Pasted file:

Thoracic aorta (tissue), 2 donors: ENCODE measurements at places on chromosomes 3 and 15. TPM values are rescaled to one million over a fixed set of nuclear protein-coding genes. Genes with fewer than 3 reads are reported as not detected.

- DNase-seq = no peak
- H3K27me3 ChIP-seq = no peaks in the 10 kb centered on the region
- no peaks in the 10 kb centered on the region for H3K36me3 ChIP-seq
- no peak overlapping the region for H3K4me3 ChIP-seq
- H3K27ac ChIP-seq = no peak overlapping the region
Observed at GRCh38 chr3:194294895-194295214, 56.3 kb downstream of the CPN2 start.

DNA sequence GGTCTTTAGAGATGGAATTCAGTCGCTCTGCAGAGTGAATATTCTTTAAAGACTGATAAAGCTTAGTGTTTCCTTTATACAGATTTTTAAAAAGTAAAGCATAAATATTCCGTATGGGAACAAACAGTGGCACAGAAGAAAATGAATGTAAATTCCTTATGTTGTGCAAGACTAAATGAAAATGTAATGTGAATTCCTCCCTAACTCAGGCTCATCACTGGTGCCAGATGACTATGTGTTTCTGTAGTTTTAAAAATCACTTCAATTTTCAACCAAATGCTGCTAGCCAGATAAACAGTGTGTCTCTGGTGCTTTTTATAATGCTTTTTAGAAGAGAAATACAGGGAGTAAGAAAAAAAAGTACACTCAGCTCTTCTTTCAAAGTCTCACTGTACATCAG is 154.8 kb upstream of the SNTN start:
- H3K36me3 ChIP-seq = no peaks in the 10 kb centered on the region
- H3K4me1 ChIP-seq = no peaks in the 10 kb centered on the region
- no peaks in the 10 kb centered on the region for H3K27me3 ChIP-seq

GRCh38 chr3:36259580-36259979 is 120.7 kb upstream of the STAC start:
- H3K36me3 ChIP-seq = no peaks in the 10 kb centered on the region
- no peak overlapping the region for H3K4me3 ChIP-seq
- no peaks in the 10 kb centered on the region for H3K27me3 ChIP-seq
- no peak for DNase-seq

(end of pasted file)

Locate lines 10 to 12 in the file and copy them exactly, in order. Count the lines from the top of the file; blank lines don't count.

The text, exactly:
- H3K4me1 ChIP-seq = no peaks in the 10 kb centered on the region
- no peaks in the 10 kb centered on the region for H3K27me3 ChIP-seq

GRCh38 chr3:36259580-36259979 is 120.7 kb upstream of the STAC start: